The Bosnia flap comes at a potentially damaging time in the campaign when the New York senator is battling trust issues with the American electorate. Wednesday's ABC poll revealed that 58 percent of all Americans find Clinton not honest and not trustworthy.
On the issues of Iraq, Iran and the economy, the candidates rehashed the positions they've detailed over the last 20 debates in the Democratic presidential race, since the first primary forum took place more than a year ago.
As Gibson pointed out, the one-year anniversary of the Virginia Tech school shootings cast a shadow over the debate Wednesday, particularly as both candidates find themselves trying to balance support of gun control measures with an individual's right to bear arms.
Clinton said she respected the Second Amendment, and that it was all about finding "the right equation."
"I respect the rights of lawful gun owners to own guns, to use their guns," Clinton said, emphasizing that she "will work hard to bridge the divide which I think has been polarizing and, frankly, doesn't reflect the common sense of the American people."
Obama said it was important to figure out "what was working" among gun control measures currently in place, and that he has "never favored an all-out ban on handguns.
"I believe that the Constitution confers an individual right to bear arms. But just because you have an individual right does not mean that the state or local government can't constrain the exercise of that right," he said.
Pennsylvania's 158 pledged Democratic delegates are up for grabs in Tuesday's primary and, by national rules, are divided proportionally between the two candidates, based on their percentage win of the state.
Only registered Democrats can vote in the Keystone State's Democratic primary, and the state has seen record registration among Democratic voters and changes in party affiliation since January, because of both a tight delegate race between the Democratic contenders and an all-but-official Republican nominee.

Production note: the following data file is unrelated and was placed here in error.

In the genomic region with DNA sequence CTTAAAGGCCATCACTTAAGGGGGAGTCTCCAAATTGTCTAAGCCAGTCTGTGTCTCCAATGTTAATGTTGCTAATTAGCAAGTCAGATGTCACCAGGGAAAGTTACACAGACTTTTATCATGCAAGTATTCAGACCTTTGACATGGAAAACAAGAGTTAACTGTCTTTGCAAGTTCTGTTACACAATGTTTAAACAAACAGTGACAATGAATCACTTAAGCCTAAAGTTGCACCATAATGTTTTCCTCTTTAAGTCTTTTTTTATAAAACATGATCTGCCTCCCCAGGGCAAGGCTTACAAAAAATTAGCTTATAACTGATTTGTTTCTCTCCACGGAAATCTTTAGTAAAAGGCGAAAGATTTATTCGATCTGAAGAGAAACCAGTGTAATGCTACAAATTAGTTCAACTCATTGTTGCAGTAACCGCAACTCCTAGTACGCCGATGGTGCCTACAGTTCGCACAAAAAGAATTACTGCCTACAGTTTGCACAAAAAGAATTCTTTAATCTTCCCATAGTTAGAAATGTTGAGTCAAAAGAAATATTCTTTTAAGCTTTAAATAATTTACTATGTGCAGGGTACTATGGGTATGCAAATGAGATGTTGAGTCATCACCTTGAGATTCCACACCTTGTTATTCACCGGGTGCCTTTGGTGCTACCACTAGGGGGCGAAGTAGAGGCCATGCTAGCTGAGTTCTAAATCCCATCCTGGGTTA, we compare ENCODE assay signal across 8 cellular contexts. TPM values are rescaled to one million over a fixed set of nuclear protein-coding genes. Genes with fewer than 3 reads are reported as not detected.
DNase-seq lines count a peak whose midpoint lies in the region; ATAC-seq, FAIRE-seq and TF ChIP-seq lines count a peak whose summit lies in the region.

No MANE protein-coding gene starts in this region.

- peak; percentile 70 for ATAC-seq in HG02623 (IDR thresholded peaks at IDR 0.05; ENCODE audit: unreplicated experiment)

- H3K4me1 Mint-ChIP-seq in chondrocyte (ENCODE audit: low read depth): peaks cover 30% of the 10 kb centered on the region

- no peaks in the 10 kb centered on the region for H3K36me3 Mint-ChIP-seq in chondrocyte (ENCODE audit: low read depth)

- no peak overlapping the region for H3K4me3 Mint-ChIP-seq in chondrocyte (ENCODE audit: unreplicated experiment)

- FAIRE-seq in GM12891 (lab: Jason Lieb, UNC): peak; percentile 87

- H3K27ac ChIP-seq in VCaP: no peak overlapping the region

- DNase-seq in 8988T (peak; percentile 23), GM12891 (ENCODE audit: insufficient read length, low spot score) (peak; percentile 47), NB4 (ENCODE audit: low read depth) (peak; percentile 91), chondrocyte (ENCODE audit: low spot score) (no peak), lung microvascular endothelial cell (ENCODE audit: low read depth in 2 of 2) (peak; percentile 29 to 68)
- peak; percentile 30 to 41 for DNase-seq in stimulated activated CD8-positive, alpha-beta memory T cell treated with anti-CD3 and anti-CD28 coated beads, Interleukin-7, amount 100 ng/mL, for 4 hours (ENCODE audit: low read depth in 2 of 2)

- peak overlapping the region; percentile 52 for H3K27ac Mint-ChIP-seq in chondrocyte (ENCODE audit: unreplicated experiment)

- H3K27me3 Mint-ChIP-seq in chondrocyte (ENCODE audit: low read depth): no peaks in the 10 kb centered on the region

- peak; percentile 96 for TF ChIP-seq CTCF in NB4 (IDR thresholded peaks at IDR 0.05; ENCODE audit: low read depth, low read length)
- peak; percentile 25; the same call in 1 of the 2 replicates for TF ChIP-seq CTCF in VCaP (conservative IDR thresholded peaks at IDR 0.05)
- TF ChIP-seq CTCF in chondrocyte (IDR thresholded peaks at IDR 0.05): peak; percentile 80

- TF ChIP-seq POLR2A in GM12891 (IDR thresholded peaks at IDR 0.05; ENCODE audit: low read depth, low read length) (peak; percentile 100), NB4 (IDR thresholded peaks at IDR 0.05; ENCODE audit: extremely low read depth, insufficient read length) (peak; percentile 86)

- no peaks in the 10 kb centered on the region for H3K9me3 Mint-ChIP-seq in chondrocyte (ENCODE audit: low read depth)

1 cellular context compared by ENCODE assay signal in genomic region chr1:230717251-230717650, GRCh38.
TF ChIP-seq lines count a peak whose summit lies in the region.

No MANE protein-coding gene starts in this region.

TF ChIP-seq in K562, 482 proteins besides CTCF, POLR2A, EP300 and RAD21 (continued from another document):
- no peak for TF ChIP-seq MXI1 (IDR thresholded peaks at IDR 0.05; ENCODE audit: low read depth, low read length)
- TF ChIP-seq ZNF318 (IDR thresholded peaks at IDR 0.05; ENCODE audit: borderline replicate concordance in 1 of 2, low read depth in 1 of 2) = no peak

Obama currently leads the overall count with 1,639 delegates to Clinton's 1,499. The number of delegates needed to secure the party nomination is 2,025.
If the state contests and allocation of pledged delegates do not bring the race for the party nomination to a single Democratic candidate, the Democratic race could end in the hands of the 700-some superdelegates, whose individual, independent votes count towards the 2,025 total.
Clinton said Wednesday that, if necessary, she would try to convince the superdelegates to support her with the same language she has used with American voters. "We need a fighter in the White House," Clinton said. "We need someone who's going to take on the special interests."
Obama countered that he would reiterate his campaign rhetoric for change in Washington as a means of garnering superdelegate support.
"Change does not happen from the top down," Obama said. "It happens from the bottom up ... we're going to enlist the American people in the project of changing this country."
Last month on "Good Morning America," Democratic Party Chair Howard Dean said he's in favor of letting the state nominating contests play out as necessary, but that he'd like the superdelegates to announce who they are supporting by July 1.